Limo companys disregard for safety led to crash that killed 20: National Transportation Safety Board
The agency also blamed state regulators’ ineffective oversight.
September 29, 2020, 11:10 PM
• 5 min read
A limousine company’s disregard for safety, coupled with ineffective oversight from state regulators, led to a 2018 limo crash in upstate New York that left 20 dead, the National Transportation Safety Board (NTSB) said in a meeting Tuesday.
The limo was carrying a group of people traveling to a birthday party when it crossed an intersection in Schoharie, New York, and crashed into a parked vehicle, killing all 17 passengers, the driver and two pedestrians.
“Seventeen young people made the smart, safe decision to arrange for sober transportation when celebrating,” NTSB board member Michael Graham said. “They put their trust and safety into a system designed to protect them, and it failed.”
The meeting detailed the “egregious” actions by Prestige Limousine, the company that operated the limo, as well as the inadequate safety record of the vehicle.
“I have never seen such a series of bad decisions, and bad actors and people failing to take responsibility for their actions,” NTSB’s vice chairman, Bruce Landsberg, said.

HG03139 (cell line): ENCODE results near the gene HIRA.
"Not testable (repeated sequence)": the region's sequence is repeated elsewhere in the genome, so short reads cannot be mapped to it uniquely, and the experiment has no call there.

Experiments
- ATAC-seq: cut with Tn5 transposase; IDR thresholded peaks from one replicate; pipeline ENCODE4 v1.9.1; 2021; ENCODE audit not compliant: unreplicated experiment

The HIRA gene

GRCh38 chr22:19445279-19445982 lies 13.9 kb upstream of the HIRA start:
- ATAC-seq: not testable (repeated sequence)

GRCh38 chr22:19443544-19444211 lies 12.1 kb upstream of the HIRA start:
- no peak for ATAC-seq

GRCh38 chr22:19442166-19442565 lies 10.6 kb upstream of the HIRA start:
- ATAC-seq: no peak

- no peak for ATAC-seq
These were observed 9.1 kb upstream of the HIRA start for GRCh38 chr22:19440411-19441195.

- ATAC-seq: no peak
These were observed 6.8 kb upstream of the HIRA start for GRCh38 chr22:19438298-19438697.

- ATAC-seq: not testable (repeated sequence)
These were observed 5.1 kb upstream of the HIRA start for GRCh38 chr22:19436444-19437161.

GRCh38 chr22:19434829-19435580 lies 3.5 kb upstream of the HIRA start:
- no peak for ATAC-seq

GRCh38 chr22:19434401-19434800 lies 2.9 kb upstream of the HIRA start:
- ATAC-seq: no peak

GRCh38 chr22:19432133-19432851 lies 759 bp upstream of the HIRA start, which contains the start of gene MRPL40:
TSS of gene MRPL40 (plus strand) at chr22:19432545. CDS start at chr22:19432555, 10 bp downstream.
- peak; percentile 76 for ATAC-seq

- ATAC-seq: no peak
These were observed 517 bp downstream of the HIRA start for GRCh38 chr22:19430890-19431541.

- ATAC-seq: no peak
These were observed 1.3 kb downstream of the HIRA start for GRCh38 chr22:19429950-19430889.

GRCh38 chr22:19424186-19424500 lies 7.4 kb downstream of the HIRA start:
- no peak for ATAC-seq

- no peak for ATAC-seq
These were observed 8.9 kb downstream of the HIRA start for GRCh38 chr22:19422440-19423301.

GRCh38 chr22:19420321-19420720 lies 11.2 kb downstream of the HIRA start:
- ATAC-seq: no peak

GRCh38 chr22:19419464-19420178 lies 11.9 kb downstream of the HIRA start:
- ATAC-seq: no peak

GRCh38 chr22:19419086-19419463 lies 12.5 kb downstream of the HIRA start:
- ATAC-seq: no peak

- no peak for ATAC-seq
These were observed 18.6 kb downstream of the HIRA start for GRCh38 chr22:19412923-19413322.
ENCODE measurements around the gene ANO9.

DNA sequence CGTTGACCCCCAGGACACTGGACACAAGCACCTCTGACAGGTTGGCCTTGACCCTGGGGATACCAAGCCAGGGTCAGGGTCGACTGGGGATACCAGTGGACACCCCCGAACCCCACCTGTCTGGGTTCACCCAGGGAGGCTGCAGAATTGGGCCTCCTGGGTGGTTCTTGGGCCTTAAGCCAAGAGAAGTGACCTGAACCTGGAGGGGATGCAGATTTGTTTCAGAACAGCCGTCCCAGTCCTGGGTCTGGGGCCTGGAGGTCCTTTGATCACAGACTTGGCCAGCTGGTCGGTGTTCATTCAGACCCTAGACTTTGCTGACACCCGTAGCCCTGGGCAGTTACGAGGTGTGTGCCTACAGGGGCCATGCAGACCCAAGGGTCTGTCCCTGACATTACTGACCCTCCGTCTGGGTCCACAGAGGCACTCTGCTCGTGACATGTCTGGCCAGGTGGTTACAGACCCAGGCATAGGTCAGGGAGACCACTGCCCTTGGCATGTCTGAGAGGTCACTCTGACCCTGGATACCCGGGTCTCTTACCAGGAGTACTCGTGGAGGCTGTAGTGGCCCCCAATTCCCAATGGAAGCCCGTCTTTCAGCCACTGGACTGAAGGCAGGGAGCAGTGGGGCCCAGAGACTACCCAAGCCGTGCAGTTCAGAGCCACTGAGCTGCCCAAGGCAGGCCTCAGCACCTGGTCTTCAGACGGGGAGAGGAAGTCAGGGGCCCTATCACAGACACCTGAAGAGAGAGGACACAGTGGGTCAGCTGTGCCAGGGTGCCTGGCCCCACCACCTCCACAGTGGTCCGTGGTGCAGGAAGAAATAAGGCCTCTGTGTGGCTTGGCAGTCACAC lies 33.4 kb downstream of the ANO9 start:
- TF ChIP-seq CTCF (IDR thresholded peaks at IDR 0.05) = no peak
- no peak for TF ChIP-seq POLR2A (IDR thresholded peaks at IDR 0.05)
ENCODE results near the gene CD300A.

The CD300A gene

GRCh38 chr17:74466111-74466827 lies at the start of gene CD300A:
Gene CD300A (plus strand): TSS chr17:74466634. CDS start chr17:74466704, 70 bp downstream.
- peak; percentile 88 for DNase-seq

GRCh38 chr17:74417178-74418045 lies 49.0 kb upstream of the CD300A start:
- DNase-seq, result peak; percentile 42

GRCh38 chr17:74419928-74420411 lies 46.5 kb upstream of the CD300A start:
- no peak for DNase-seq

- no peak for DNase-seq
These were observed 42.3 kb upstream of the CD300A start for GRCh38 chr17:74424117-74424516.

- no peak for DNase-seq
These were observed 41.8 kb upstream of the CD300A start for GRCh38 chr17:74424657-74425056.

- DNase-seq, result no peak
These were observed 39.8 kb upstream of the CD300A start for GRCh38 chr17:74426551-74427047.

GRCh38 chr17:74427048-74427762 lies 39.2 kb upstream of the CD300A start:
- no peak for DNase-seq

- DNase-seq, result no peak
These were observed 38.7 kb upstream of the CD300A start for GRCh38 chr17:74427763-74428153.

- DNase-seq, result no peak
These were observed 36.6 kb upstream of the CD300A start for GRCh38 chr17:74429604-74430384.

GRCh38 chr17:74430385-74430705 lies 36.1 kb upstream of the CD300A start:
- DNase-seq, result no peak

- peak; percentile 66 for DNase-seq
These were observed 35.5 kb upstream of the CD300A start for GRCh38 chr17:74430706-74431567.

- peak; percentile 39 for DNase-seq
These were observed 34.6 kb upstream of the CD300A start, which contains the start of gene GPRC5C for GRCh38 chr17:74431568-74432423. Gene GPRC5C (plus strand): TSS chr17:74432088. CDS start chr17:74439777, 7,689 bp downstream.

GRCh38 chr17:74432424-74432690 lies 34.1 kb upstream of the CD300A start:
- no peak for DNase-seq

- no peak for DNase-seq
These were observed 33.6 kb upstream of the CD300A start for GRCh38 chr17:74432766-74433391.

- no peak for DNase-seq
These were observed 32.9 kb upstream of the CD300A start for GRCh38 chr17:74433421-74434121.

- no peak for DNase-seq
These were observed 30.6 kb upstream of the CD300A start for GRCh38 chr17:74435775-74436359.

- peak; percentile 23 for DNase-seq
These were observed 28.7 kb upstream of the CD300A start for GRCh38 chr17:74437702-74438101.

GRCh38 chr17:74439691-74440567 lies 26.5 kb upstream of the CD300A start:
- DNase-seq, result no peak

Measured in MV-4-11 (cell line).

According to the NTSB, Prestige Limousine “knowingly” operated a limousine in “poor mechanical condition” the day of the crash. The agency also said the company’s maintenance program was not “effective” to ensure passengers’ safety.
Investigators found the vehicle had failed an inspection just over a month before the crash, and that one of the brakes was non-operational at the time of the incident. If the brake system had been maintained, investigators said the vehicle “should have been capable” of stopping safely.
“I cannot imagine the pain of losing a loved one to this senseless, preventable tragedy,” Graham said.
While the agency detailed various issues with the vehicle and limo company, it also pointed the finger at state regulators, saying they failed to verify safety forms and fell short in keeping the company from operating without proper authority.
“There were several missed opportunities and failures of oversight that allowed Prestige to operate,” one investigator said.
The family of the driver previously stated they believe he was unknowingly “provided with a vehicle that was neither roadworthy nor safe for any of its occupants.”
“Knowing this tragedy could have been prevented on numerous occasions, by those who are entrusted to protect us, makes this crash even more heartbreaking,” NTSB Chairman Robert Sumwalt said. “If our safety recommendations are implemented, they will go a long way toward preventing another Schoharie.”
The operator of the limousine company, Nauman Hussain, is currently facing multiple charges including manslaughter and criminally negligent homicide. He has pleaded not guilty.